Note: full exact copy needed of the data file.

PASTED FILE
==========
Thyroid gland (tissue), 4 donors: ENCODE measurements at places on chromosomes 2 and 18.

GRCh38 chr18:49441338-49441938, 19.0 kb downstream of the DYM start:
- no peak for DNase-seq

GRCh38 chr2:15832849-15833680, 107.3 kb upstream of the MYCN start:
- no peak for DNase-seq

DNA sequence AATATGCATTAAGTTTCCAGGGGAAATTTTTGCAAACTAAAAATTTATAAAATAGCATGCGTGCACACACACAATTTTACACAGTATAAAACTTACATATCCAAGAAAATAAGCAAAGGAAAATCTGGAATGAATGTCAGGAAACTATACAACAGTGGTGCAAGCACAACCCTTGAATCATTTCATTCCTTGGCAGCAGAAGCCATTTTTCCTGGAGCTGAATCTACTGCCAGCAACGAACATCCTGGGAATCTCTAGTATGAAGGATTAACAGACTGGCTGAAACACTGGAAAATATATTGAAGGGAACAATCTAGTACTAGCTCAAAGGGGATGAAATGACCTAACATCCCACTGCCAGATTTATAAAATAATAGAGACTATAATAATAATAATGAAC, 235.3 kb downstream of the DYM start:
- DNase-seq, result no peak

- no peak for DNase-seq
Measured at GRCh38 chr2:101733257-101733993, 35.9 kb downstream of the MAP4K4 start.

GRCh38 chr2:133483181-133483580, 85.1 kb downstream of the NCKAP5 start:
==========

Thyroid gland (tissue), 4 donors: ENCODE measurements at places on chromosomes 2 and 18.

GRCh38 chr18:49441338-49441938, 19.0 kb downstream of the DYM start:
- no peak for DNase-seq

GRCh38 chr2:15832849-15833680, 107.3 kb upstream of the MYCN start:
- no peak for DNase-seq

DNA sequence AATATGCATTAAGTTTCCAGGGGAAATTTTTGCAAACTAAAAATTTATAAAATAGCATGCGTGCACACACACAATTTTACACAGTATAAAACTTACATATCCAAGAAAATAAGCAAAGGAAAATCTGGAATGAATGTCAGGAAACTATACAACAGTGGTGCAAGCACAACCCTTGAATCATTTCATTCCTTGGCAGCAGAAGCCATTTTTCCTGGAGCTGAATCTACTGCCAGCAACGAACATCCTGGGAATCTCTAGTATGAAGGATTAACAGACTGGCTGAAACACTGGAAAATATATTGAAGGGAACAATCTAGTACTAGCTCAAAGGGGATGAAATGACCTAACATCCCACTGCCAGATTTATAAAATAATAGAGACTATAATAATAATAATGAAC, 235.3 kb downstream of the DYM start:
- DNase-seq, result no peak

- no peak for DNase-seq
Measured at GRCh38 chr2:101733257-101733993, 35.9 kb downstream of the MAP4K4 start.

GRCh38 chr2:133483181-133483580, 85.1 kb downstream of the NCKAP5 start: